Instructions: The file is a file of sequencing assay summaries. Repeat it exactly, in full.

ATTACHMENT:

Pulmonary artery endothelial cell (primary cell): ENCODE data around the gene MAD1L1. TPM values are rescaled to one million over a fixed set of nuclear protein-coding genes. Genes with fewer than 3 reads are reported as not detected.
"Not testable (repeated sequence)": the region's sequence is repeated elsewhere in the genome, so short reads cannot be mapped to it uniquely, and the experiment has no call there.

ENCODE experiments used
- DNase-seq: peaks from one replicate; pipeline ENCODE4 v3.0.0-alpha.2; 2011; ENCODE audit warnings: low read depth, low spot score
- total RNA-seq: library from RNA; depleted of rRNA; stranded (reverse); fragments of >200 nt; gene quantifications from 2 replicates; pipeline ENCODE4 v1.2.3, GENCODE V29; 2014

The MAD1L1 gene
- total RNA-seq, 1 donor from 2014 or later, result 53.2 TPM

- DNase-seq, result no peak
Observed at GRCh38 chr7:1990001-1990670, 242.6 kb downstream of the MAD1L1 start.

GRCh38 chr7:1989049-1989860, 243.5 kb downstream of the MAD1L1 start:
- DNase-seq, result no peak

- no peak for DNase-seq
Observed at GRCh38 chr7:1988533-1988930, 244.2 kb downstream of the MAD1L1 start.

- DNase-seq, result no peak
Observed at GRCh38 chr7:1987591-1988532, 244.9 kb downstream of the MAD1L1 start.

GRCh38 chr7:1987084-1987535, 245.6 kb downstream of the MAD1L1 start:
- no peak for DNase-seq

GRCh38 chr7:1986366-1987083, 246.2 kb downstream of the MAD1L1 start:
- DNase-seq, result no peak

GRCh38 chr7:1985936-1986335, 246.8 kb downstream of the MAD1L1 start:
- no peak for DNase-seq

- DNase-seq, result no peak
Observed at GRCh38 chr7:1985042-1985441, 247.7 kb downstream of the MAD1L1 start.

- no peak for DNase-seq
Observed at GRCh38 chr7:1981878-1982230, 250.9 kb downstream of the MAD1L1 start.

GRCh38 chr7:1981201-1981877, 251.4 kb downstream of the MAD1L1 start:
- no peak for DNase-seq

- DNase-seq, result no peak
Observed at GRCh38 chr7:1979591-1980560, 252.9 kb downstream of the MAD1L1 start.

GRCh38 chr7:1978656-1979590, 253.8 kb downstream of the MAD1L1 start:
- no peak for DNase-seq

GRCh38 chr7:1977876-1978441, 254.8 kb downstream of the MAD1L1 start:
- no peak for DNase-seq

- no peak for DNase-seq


Pulmonary artery endothelial cell (primary cell): ENCODE data around the gene MAD1L1. TPM values are rescaled to one million over a fixed set of nuclear protein-coding genes. Genes with fewer than 3 reads are reported as not detected.
"Not testable (repeated sequence)": the region's sequence is repeated elsewhere in the genome, so short reads cannot be mapped to it uniquely, and the experiment has no call there.

ENCODE experiments used
- DNase-seq: peaks from one replicate; pipeline ENCODE4 v3.0.0-alpha.2; 2011; ENCODE audit warnings: low read depth, low spot score
- total RNA-seq: library from RNA; depleted of rRNA; stranded (reverse); fragments of >200 nt; gene quantifications from 2 replicates; pipeline ENCODE4 v1.2.3, GENCODE V29; 2014

The MAD1L1 gene
- total RNA-seq, 1 donor from 2014 or later, result 53.2 TPM

- DNase-seq, result no peak
Observed at GRCh38 chr7:1990001-1990670, 242.6 kb downstream of the MAD1L1 start.

GRCh38 chr7:1989049-1989860, 243.5 kb downstream of the MAD1L1 start:
- DNase-seq, result no peak

- no peak for DNase-seq
Observed at GRCh38 chr7:1988533-1988930, 244.2 kb downstream of the MAD1L1 start.

- DNase-seq, result no peak
Observed at GRCh38 chr7:1987591-1988532, 244.9 kb downstream of the MAD1L1 start.

GRCh38 chr7:1987084-1987535, 245.6 kb downstream of the MAD1L1 start:
- no peak for DNase-seq

GRCh38 chr7:1986366-1987083, 246.2 kb downstream of the MAD1L1 start:
- DNase-seq, result no peak

GRCh38 chr7:1985936-1986335, 246.8 kb downstream of the MAD1L1 start:
- no peak for DNase-seq

- DNase-seq, result no peak
Observed at GRCh38 chr7:1985042-1985441, 247.7 kb downstream of the MAD1L1 start.

- no peak for DNase-seq
Observed at GRCh38 chr7:1981878-1982230, 250.9 kb downstream of the MAD1L1 start.

GRCh38 chr7:1981201-1981877, 251.4 kb downstream of the MAD1L1 start:
- no peak for DNase-seq

- DNase-seq, result no peak
Observed at GRCh38 chr7:1979591-1980560, 252.9 kb downstream of the MAD1L1 start.

GRCh38 chr7:1978656-1979590, 253.8 kb downstream of the MAD1L1 start:
- no peak for DNase-seq

GRCh38 chr7:1977876-1978441, 254.8 kb downstream of the MAD1L1 start:
- no peak for DNase-seq

- no peak for DNase-seq